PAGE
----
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BJP denies Amit Shah statement “Acche din' in 25 years”?

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Deepak Mandal, Star Live 24
Tuesday, July 14, 2015
Published On: 13:40:32 PM
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BJP denies Amit Shah statement “Acche din

The BJP has been trying to play down its poll campaign slogan ever since it came to power and party chief Amit Shah on Monday gave it a fairly long horizon.

"Achhe din aane mein 25 saal lagenge (It will take 25 years to bring achhe din)," BJP president Amit Shah was quoted as saying at a Bhopal event by a newspaper.

The report quoted the BJP president as saying that when read in the broader perspective 'acche din' meant restoring the pride that India enjoyed before the British era and that a five-year tenure wasn't enough to ensure that same glory.

Latching onto it, Congress leader Digvijay Shah took a dig at Shah, saying his good days had arrived and people can forget about theirs.

Delhi Chief Minister and AAP leader Arvind Kejriwal also tweeted, "Would people have voted for BJP had it told them that it will take 25 years for good days to arrive".

However, as the opposition attacked the BJP over the statement the party claimed that the report was "baseless".

"Shah said the BJP government had curbed corruption and brought down inflation.It is working to end corruption and create many jobs in five years. But the dream of making India 'Vishwa guru (world leader) will take 25 years to realise," BJP secretary and media cell in-charge Shrikant Sharma said.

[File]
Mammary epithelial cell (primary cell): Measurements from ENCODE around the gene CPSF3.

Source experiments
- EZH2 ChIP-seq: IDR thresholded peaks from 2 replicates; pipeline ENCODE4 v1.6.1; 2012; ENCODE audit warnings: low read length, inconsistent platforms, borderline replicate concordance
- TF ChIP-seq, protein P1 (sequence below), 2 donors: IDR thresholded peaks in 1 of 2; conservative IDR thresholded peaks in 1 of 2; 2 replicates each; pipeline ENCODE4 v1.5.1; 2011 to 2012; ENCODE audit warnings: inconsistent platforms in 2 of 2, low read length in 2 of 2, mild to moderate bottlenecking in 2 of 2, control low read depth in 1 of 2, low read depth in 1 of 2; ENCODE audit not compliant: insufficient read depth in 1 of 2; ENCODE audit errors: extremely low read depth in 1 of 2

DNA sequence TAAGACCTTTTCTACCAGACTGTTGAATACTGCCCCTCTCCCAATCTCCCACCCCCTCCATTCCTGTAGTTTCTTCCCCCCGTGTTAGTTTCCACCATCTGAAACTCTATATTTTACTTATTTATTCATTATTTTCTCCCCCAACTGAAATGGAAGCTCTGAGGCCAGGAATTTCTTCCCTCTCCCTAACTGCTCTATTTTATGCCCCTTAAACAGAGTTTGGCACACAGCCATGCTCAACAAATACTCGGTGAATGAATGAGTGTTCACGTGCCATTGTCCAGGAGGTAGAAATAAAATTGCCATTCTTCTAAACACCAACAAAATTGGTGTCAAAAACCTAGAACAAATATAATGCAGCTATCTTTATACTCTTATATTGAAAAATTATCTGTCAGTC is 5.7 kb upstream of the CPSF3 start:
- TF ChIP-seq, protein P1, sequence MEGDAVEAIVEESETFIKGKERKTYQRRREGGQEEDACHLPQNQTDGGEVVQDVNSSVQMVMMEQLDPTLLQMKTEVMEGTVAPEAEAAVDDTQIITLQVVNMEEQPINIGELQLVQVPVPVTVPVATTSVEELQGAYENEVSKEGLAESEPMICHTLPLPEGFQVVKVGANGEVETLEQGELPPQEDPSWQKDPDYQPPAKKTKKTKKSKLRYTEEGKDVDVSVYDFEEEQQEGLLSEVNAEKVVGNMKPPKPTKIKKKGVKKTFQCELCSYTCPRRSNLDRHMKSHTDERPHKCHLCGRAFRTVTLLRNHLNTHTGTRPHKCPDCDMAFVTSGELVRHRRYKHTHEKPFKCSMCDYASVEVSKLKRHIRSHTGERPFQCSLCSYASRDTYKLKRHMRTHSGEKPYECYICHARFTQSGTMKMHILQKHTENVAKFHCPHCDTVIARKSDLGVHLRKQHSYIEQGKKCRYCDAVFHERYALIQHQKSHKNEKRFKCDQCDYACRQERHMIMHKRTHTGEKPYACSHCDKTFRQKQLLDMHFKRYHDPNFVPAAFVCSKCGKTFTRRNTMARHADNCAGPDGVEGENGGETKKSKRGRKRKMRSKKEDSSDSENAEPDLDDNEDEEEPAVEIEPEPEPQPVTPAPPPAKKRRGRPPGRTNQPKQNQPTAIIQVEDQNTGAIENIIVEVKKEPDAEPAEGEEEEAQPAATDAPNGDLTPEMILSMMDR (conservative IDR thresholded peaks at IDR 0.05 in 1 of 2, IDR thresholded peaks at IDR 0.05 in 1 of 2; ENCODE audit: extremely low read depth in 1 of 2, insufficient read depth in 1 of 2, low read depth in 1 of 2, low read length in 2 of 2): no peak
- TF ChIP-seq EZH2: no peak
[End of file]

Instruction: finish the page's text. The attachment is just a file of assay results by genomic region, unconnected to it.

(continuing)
Sharma, however, said Shah made the remarks in the context of restoring India its ancient glory and claimed the report was "part of conspiracy to defame BJP".

"India used to be a world leader.And our president said it will take 25 years to restore India its ancient glory and status of world leader again," he said. Shah never said the BJP government will take 25 years to bring 'achhe din'.

"It is a baseless report and part of larger conspiracy to defame BJP," he alleged.

While the debate over what Amit Shah said and meant may not be over, the clarifications over 'acche din' have been coming for some time now.

"The notion of good times though is dependent on governance and delivery without leakages but this is hugely subjective, shaped by a variety of factors. A mature society and electorate weighs delivery of goods against intentions and the state's perceived ability to work in transparent manner for welfare of people," Singh had noted.

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